“You’re speaking to a survivor of abuse, and I have friends who are survivors of sexual assault,” I said. “How can you look at me, recognize my humanity, and still stand by and defend Donald Trump in light of the tape in which he boasts of sexual assault and makes comments that embody rape culture?"
When I respectfully asked this of Omarosa — a Trump surrogate — after the second presidential debate at my school, Wash U, I expected an answer. But unlike countless others with whom I disagree and have challenged, Omarosa did not give me respect, nor did she give me an answer. She dismissed me — as so many survivors of abuse and sexual assault so often are.
“Look, I was on The Apprentice so I know Mr. Trump, and I know that he loves women,” Omarosa said.
What followed was an interaction that reaffirmed everything I know to be true about our culture’s complicity in violence against women — a culture I am devoted to fighting. I was born and raised in the South: Charlotte, North Carolina, which is a liberal, blue city surrounded by a sea of red. Yet I grew up in an essentially apolitical family. I never knew how my parents voted, and they never really talked about their views.
But I have always loved politics and instinctively refused to apathetically shrug my shoulders in the face of an unjust world. So when I learned that my school had been selected to host a presidential debate, I was beyond excited and applied to be a volunteer. Two months later, I was honored to learn I had been selected to participate, and the day before the event itself, I learned I would be in the midst of the action as an usher.
There I was on debate day: Elated to be present during this pivotal moment in our nation's history, to be in the spin room after the debate with the likes of Nigel Farage, Rudy Giuliani, and Chris Matthews.
And then, suddenly, there I was in the bathroom of the spin room, crying. Soon after, thousands of Americans encountered my teary face when reporter Christa Dubill interviewed me about my experience after finding me there.
Some background: I’m a survivor of an abusive relationship, and it’s been quite a road to recovery. Friends, family, and others on campus supported me, yet my most powerful resource was myself, and I am proud of that. Despite our society’s toxic victim-blaming culture, I have refused to feel ashamed and have successfully reclaimed my agency. I once considered myself a victim, but now I call myself a survivor and am determined to use my experience to help others.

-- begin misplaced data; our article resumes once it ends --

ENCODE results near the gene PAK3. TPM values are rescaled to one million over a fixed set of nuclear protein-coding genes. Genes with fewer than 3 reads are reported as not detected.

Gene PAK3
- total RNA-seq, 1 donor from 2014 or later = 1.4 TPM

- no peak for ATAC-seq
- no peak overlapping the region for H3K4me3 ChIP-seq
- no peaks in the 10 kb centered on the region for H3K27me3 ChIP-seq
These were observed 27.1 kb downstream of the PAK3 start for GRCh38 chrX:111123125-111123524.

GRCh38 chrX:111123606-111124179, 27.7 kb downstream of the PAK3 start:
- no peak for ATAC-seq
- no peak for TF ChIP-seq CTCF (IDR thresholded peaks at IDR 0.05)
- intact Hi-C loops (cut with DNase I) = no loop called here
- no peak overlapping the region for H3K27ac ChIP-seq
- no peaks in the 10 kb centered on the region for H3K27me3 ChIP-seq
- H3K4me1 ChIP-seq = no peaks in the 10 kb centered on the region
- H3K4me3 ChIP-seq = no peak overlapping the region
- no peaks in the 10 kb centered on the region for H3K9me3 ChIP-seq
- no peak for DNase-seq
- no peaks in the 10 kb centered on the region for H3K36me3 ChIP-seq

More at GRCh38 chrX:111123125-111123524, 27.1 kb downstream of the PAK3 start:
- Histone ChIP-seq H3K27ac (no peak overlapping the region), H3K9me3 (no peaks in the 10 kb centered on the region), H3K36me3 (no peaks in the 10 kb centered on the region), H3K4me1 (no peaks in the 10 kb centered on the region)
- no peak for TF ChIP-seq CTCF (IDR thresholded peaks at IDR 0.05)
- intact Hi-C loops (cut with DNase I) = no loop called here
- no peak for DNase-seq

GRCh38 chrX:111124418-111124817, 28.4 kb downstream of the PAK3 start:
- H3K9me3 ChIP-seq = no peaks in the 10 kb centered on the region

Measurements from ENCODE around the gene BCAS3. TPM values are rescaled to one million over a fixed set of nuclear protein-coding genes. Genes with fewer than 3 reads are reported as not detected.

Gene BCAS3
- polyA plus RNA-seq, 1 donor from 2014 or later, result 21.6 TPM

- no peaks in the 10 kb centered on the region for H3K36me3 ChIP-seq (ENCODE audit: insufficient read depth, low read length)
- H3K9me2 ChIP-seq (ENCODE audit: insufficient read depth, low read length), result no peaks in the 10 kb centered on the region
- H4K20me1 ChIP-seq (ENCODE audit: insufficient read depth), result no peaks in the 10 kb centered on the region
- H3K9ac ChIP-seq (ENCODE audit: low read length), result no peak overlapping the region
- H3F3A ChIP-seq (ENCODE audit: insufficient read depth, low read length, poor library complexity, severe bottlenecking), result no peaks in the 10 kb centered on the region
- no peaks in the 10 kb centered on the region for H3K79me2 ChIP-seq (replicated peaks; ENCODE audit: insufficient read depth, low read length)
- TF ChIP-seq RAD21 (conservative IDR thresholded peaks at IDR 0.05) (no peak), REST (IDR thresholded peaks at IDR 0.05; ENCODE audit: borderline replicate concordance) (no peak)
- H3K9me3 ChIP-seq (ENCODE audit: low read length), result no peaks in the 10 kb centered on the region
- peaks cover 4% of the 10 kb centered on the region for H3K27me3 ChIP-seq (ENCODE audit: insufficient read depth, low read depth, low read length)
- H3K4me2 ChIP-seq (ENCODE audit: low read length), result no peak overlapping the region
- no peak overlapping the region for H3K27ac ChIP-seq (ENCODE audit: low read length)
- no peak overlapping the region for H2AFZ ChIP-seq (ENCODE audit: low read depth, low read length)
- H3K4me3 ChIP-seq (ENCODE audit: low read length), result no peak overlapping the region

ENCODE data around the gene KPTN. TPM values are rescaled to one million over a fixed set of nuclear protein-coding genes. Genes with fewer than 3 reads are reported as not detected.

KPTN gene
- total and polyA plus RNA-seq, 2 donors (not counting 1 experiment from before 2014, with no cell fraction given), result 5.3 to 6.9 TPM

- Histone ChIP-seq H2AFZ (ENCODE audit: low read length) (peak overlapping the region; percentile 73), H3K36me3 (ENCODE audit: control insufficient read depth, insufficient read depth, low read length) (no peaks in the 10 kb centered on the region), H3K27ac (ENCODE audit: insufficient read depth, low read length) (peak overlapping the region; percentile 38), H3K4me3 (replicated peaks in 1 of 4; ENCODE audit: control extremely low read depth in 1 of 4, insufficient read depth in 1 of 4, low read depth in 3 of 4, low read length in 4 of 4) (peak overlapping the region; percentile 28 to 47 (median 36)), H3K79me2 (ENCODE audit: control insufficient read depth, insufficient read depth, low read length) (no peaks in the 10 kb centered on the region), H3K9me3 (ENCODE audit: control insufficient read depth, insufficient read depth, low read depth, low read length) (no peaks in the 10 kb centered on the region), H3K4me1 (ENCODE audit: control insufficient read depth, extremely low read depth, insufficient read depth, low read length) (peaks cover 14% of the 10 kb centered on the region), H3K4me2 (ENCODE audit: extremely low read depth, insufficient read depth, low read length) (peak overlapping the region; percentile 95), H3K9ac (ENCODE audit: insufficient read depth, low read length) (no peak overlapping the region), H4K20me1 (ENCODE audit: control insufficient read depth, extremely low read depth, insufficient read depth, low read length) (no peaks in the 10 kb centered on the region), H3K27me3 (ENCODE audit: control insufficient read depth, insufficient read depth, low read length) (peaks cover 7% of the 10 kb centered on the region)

A piece of this process involved joining a group on campus called LIVE (Leaders in Interpersonal Violence Education), which educates our peers on the prevalence of interpersonal violence. Though many survivors remain in the shadows due to the social stigma that surrounds abuse and sexual assault, statistically most Americans will know at least one woman who has or who will endure this type of unspeakable treatment at some point in her life. I’m only 20, and I certainly do.
Sexism and violence against women are personal issues to me, and the public revelation of Donald Trump’s comments boasting about sexually assaulting women, therefore, felt personal.
"I don’t even wait."
"Grab them by the pussy."
"You can do anything."
Yet, even before the tape was released, experiencing this election as a survivor felt personal — for me and for countless trauma survivors across the nation. Donald Trump has a long, documented history of sexism, misogyny, and perpetuating rape culture. From Ivana Trump’s sworn deposition in which she describes a brutal rape that occurred during her marriage to Donald, to Trump’s sexist, objectifying comments about Megyn Kelly, Miss Universe Alicia Machado, and his own daughter, to his vigorous defense of convicted rapist Mike Tyson, survivors have heard it all — and that’s just the tip of the iceberg.
I don’t understand how anyone with a shred of human decency could continue to support this man after recorded evidence of him defending sexual assault was released. Between that and a mountain of other evidence, it’s unequivocally and undeniably clear who Donald Trump is: a misogynist who sees and treats women as objects to be used and disposed of at his narcissistic whim.
But I wanted to understand. So while I was in that spin room, I approached Omarosa and asked her about her decision to defend him.
She deflected the question and asserted (without evidence) that Donald Trump “respects women.” She treated my question, and the evidence of my history of surviving abuse, as an isolated incident worthy of a pity party, rather than part of the systemic issues of sexism and rape culture that Trump represents.
When I pressed her further, she acted like I was hysterical and referred to my own abuse by repeatedly telling me, “I didn’t do that to you.”